Housebuilder blames mortgage shortage for slow autumn sales

• Persimmon says first-time buyers suffering most
• Sluggish autumn sales add to evidence of slowing market
• Builder still fully sold up for 2010 and has reduced debts

Britain's housing market has not seen the usual pick-up in sales this autumn, one of the UK's biggest housebuilding groups warned today.

Persimmon blamed a lack of mortgage finance, especially for first-time buyers. "Although weekly sales increased gradually during September, we did not experience the normal autumn increase in visitor levels and reservations," the company said.

Autumn is the second most important house-selling season, after spring. Following a lull over the summer months, when many people are away on holiday, the market usually sees an uplift in home buying from September. But this year sales have been sluggish, adding to growing evidence that the market is slowing sharply.

House prices are set for a prolonged downturn, estate agents Savills has warned, and two of the most watched surveys, from mortgage lenders Nationwide and Halifax, have shown price falls in recent months.

"Mortgage availability remains a major obstacle for customers who wish to purchase a home, especially first-time buyers who do not have the required large deposits," said Persimmon. "Further recovery in industry output and sales will be dependent upon an increase in the supply of mortgage products on appropriate terms."

This echoes the warning from rival housebuilding group Redrow two weeks ago, when it warned of a "mortgage famine" that was damaging the industry.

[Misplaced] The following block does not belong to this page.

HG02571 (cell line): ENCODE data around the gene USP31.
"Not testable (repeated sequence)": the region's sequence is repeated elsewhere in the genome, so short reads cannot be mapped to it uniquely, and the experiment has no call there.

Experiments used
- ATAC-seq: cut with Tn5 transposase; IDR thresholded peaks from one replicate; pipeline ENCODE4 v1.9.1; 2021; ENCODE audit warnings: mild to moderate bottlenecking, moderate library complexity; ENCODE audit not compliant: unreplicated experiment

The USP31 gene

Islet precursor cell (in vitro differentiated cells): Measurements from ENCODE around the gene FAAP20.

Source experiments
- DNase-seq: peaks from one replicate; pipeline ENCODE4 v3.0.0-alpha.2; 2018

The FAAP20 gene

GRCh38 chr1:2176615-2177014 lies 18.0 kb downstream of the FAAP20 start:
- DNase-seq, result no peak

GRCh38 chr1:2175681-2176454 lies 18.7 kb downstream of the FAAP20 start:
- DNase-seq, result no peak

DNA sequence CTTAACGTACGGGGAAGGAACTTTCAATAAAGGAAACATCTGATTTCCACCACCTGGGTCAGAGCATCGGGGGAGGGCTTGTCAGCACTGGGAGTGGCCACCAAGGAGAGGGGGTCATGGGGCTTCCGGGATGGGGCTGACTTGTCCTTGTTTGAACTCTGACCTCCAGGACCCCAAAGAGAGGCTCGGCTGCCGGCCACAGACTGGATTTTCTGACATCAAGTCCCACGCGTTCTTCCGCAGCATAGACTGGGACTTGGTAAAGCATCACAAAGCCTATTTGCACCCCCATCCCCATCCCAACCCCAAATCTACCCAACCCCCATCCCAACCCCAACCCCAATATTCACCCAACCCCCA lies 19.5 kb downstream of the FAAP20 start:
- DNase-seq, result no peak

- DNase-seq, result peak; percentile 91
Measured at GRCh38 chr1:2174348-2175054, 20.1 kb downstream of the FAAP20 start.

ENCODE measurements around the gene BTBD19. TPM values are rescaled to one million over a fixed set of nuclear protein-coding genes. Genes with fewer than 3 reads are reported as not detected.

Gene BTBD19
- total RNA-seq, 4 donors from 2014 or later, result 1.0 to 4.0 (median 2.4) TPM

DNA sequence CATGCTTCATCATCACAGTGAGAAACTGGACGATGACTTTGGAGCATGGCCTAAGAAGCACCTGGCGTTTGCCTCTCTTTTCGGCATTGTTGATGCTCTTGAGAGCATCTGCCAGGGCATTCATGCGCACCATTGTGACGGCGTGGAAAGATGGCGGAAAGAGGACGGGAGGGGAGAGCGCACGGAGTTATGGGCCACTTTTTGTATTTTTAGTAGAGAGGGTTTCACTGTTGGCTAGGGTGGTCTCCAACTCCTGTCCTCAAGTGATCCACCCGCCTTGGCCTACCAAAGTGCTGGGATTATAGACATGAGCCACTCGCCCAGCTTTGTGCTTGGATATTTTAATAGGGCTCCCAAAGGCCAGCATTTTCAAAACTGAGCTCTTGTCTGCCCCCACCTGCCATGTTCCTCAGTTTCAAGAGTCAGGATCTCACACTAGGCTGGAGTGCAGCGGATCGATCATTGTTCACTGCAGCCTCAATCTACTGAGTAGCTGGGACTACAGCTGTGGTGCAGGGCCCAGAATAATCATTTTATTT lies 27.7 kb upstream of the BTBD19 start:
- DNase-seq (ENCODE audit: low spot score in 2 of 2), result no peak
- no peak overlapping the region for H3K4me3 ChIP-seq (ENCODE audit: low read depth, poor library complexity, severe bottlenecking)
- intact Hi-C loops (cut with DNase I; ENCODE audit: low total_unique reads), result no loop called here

But despite the weaker autumn, Persimmon is fully sold up for this year and has already reserved more than £460m of sales beyond 2010. Cancellation rates remain at 19% and Persimmon expects to increase sales revenues by 10% this year. It is set to complete 9,400 homes, up 5% on last year.

The company has also managed to bring down its debts, which are expected to fall to below £80m by the end of the year.

"Persimmon should have seen similar trends to the rest of the new-build industry in the last couple of months – ie a limited pick-up in reservation rates post the summer," said analysts at Citi.

"We expect the group's prices though to have held up especially as it favours margins and cash over volumes at this stage. It has not been as aggressive about buying land as others but it has continued to add higher margin plots to its portfolio."


Julia Kollewe

The GuardianTramp

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